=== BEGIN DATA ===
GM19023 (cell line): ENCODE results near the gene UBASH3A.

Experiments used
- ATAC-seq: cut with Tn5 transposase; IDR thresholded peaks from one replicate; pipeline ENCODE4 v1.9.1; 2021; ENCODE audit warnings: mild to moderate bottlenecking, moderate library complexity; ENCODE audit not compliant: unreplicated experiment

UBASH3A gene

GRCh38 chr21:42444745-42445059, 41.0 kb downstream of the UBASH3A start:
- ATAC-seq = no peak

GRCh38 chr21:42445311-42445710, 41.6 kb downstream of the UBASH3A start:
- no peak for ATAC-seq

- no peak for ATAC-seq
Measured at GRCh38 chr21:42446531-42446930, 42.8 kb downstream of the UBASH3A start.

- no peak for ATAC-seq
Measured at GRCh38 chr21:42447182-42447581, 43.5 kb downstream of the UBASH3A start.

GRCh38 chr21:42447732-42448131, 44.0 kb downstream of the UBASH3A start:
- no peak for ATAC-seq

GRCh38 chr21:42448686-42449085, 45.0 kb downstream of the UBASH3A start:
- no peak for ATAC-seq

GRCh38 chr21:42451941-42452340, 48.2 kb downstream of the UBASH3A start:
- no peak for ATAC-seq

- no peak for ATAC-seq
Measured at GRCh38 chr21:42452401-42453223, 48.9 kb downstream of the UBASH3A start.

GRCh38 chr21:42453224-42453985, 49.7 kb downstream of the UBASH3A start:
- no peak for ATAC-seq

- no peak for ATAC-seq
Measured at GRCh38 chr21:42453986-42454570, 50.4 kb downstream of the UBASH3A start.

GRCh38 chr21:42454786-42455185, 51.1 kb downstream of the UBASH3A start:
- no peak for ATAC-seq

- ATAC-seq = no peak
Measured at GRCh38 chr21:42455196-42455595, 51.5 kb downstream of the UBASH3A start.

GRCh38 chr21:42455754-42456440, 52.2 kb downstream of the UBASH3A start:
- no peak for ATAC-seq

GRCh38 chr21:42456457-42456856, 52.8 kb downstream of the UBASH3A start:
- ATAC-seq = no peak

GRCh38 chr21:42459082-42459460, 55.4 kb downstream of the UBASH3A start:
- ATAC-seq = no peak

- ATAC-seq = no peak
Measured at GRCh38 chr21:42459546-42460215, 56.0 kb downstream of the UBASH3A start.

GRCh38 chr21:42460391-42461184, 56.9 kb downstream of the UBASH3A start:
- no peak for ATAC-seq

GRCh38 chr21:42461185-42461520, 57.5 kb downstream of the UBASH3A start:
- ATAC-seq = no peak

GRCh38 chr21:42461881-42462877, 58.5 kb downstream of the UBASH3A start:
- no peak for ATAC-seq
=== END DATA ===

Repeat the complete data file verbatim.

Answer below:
GM19023 (cell line): ENCODE results near the gene UBASH3A.

Experiments used
- ATAC-seq: cut with Tn5 transposase; IDR thresholded peaks from one replicate; pipeline ENCODE4 v1.9.1; 2021; ENCODE audit warnings: mild to moderate bottlenecking, moderate library complexity; ENCODE audit not compliant: unreplicated experiment

UBASH3A gene

GRCh38 chr21:42444745-42445059, 41.0 kb downstream of the UBASH3A start:
- ATAC-seq = no peak

GRCh38 chr21:42445311-42445710, 41.6 kb downstream of the UBASH3A start:
- no peak for ATAC-seq

- no peak for ATAC-seq
Measured at GRCh38 chr21:42446531-42446930, 42.8 kb downstream of the UBASH3A start.

- no peak for ATAC-seq
Measured at GRCh38 chr21:42447182-42447581, 43.5 kb downstream of the UBASH3A start.

GRCh38 chr21:42447732-42448131, 44.0 kb downstream of the UBASH3A start:
- no peak for ATAC-seq

GRCh38 chr21:42448686-42449085, 45.0 kb downstream of the UBASH3A start:
- no peak for ATAC-seq

GRCh38 chr21:42451941-42452340, 48.2 kb downstream of the UBASH3A start:
- no peak for ATAC-seq

- no peak for ATAC-seq
Measured at GRCh38 chr21:42452401-42453223, 48.9 kb downstream of the UBASH3A start.

GRCh38 chr21:42453224-42453985, 49.7 kb downstream of the UBASH3A start:
- no peak for ATAC-seq

- no peak for ATAC-seq
Measured at GRCh38 chr21:42453986-42454570, 50.4 kb downstream of the UBASH3A start.

GRCh38 chr21:42454786-42455185, 51.1 kb downstream of the UBASH3A start:
- no peak for ATAC-seq

- ATAC-seq = no peak
Measured at GRCh38 chr21:42455196-42455595, 51.5 kb downstream of the UBASH3A start.

GRCh38 chr21:42455754-42456440, 52.2 kb downstream of the UBASH3A start:
- no peak for ATAC-seq

GRCh38 chr21:42456457-42456856, 52.8 kb downstream of the UBASH3A start:
- ATAC-seq = no peak

GRCh38 chr21:42459082-42459460, 55.4 kb downstream of the UBASH3A start:
- ATAC-seq = no peak

- ATAC-seq = no peak
Measured at GRCh38 chr21:42459546-42460215, 56.0 kb downstream of the UBASH3A start.

GRCh38 chr21:42460391-42461184, 56.9 kb downstream of the UBASH3A start:
- no peak for ATAC-seq

GRCh38 chr21:42461185-42461520, 57.5 kb downstream of the UBASH3A start:
- ATAC-seq = no peak

GRCh38 chr21:42461881-42462877, 58.5 kb downstream of the UBASH3A start:
- no peak for ATAC-seq